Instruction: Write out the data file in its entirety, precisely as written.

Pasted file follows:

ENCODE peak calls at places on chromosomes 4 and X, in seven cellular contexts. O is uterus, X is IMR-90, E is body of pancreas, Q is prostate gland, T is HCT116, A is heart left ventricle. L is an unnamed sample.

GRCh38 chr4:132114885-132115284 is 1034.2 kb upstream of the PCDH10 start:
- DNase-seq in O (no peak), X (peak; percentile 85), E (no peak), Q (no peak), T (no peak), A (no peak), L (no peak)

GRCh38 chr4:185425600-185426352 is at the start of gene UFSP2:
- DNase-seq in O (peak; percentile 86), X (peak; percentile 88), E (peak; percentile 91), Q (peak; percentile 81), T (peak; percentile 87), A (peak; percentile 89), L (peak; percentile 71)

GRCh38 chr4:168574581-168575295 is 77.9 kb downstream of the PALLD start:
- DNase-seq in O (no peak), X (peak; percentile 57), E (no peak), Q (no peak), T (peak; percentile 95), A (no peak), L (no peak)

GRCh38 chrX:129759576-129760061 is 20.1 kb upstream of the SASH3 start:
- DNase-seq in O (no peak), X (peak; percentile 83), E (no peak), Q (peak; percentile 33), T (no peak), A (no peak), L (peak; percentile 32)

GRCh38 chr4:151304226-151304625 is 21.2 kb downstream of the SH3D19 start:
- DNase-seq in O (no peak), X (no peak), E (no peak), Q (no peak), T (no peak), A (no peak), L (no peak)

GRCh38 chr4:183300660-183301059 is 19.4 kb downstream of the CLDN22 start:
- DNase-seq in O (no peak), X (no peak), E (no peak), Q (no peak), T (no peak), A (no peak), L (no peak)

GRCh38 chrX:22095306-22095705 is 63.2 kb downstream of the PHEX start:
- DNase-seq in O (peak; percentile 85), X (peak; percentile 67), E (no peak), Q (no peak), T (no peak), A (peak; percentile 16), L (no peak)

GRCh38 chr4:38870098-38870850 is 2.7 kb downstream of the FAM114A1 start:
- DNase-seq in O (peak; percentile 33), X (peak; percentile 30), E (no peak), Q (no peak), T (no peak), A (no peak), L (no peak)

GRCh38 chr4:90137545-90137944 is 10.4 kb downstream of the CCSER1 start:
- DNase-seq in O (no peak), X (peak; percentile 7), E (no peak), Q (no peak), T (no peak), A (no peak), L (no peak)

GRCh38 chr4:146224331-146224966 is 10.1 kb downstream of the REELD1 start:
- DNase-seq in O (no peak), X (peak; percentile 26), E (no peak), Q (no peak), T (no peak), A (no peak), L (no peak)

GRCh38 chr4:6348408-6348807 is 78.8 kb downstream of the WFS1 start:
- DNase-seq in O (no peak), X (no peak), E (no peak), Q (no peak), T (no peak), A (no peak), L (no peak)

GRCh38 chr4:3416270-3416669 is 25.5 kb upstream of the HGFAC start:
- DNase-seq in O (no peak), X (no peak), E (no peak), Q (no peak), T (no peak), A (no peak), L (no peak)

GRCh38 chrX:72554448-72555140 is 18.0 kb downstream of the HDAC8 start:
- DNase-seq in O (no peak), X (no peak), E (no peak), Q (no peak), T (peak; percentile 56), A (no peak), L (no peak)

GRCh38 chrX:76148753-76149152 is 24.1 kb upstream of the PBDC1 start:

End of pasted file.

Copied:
ENCODE peak calls at places on chromosomes 4 and X, in seven cellular contexts. O is uterus, X is IMR-90, E is body of pancreas, Q is prostate gland, T is HCT116, A is heart left ventricle. L is an unnamed sample.

GRCh38 chr4:132114885-132115284 is 1034.2 kb upstream of the PCDH10 start:
- DNase-seq in O (no peak), X (peak; percentile 85), E (no peak), Q (no peak), T (no peak), A (no peak), L (no peak)

GRCh38 chr4:185425600-185426352 is at the start of gene UFSP2:
- DNase-seq in O (peak; percentile 86), X (peak; percentile 88), E (peak; percentile 91), Q (peak; percentile 81), T (peak; percentile 87), A (peak; percentile 89), L (peak; percentile 71)

GRCh38 chr4:168574581-168575295 is 77.9 kb downstream of the PALLD start:
- DNase-seq in O (no peak), X (peak; percentile 57), E (no peak), Q (no peak), T (peak; percentile 95), A (no peak), L (no peak)

GRCh38 chrX:129759576-129760061 is 20.1 kb upstream of the SASH3 start:
- DNase-seq in O (no peak), X (peak; percentile 83), E (no peak), Q (peak; percentile 33), T (no peak), A (no peak), L (peak; percentile 32)

GRCh38 chr4:151304226-151304625 is 21.2 kb downstream of the SH3D19 start:
- DNase-seq in O (no peak), X (no peak), E (no peak), Q (no peak), T (no peak), A (no peak), L (no peak)

GRCh38 chr4:183300660-183301059 is 19.4 kb downstream of the CLDN22 start:
- DNase-seq in O (no peak), X (no peak), E (no peak), Q (no peak), T (no peak), A (no peak), L (no peak)

GRCh38 chrX:22095306-22095705 is 63.2 kb downstream of the PHEX start:
- DNase-seq in O (peak; percentile 85), X (peak; percentile 67), E (no peak), Q (no peak), T (no peak), A (peak; percentile 16), L (no peak)

GRCh38 chr4:38870098-38870850 is 2.7 kb downstream of the FAM114A1 start:
- DNase-seq in O (peak; percentile 33), X (peak; percentile 30), E (no peak), Q (no peak), T (no peak), A (no peak), L (no peak)

GRCh38 chr4:90137545-90137944 is 10.4 kb downstream of the CCSER1 start:
- DNase-seq in O (no peak), X (peak; percentile 7), E (no peak), Q (no peak), T (no peak), A (no peak), L (no peak)

GRCh38 chr4:146224331-146224966 is 10.1 kb downstream of the REELD1 start:
- DNase-seq in O (no peak), X (peak; percentile 26), E (no peak), Q (no peak), T (no peak), A (no peak), L (no peak)

GRCh38 chr4:6348408-6348807 is 78.8 kb downstream of the WFS1 start:
- DNase-seq in O (no peak), X (no peak), E (no peak), Q (no peak), T (no peak), A (no peak), L (no peak)

GRCh38 chr4:3416270-3416669 is 25.5 kb upstream of the HGFAC start:
- DNase-seq in O (no peak), X (no peak), E (no peak), Q (no peak), T (no peak), A (no peak), L (no peak)

GRCh38 chrX:72554448-72555140 is 18.0 kb downstream of the HDAC8 start:
- DNase-seq in O (no peak), X (no peak), E (no peak), Q (no peak), T (peak; percentile 56), A (no peak), L (no peak)

GRCh38 chrX:76148753-76149152 is 24.1 kb upstream of the PBDC1 start: